Perry teamed up with Grady Hospital to make the site possible, according to one of his representatives. He called the event "successful" in a clip from PEOPLE, continuing, "I've seen a lot of vaccine hesitancy out there and I'm glad that at least 55 percent of my crew agreed to get it."
The star has been explicit about his trust in the vaccine since he received his dose on TV in January. "It's my hope that people will get out and get the vaccine and know that I have it, other members of my staff have it, we've had no issues, no problems," he continued. "That's my hope."
Over 250 doses of the Pfizer vaccine were administered in one day at the site.
Perry has consistently used his platform and voice to emphasize the importance of the vaccine. "Here's what you don't understand: the problem with this COVID-19 virus is you never know how it's going to affect you," he said in a statement. "I've had people die that I know, people who have had long-term health issues that I know. So you're making the choice of getting the vaccine ... and reducing your chances of ending up in the ICU by 100 percent."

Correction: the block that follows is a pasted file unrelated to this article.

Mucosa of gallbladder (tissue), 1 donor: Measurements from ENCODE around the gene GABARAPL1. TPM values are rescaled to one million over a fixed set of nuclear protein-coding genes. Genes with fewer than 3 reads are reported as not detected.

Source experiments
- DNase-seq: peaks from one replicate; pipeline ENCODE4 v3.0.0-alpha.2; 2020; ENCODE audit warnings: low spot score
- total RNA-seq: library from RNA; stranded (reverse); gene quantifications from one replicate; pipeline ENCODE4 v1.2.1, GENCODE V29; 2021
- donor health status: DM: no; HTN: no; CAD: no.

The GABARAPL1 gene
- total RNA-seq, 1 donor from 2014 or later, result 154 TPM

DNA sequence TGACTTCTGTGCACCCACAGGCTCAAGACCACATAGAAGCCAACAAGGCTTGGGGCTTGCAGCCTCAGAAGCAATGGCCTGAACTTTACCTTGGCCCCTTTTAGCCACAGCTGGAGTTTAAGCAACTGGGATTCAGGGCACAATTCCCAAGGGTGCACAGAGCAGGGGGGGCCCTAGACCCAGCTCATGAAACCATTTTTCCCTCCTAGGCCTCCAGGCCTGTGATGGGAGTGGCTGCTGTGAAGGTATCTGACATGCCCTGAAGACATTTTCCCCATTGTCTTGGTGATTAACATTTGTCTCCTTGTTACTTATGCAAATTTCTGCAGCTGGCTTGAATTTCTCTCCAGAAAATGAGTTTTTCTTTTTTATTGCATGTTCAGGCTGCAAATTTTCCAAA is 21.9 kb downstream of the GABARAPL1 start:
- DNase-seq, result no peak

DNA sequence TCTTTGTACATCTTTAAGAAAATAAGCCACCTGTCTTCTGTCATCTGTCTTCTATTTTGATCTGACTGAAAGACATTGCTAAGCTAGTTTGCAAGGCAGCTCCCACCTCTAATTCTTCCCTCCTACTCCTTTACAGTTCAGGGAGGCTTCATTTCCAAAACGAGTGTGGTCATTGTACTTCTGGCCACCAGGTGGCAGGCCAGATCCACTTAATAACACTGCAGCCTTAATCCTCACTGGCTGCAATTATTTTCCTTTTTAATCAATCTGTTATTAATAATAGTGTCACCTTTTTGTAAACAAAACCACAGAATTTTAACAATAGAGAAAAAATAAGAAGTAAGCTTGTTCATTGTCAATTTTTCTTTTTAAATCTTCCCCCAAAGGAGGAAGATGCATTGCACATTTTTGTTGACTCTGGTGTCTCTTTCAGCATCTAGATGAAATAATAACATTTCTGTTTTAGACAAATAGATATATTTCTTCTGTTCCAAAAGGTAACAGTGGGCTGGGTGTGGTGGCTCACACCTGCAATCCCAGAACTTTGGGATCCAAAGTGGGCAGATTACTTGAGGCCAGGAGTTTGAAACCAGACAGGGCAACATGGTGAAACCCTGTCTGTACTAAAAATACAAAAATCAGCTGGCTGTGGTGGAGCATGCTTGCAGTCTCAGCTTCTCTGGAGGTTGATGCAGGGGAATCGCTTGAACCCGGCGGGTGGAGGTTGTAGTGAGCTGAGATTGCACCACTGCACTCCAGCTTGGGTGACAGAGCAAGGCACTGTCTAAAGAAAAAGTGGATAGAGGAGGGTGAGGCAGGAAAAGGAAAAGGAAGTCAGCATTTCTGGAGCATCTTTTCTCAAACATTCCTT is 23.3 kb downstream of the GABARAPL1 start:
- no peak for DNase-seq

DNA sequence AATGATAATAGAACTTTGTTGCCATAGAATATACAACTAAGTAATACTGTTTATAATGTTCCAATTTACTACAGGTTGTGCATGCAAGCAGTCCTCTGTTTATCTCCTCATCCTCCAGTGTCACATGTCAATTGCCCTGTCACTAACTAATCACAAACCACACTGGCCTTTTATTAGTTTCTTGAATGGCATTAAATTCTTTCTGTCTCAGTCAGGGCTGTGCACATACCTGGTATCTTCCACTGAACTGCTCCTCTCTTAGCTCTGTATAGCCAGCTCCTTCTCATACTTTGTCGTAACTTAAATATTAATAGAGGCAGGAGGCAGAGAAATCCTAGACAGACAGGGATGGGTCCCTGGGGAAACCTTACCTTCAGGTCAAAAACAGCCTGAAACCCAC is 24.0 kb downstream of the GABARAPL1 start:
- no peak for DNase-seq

Perry covered the costs needed to make the site happen, while Grady Hospital of Atlanta, GA administered the vaccines.
The site will re-open in time for patrons to get their second doses of the vaccine.
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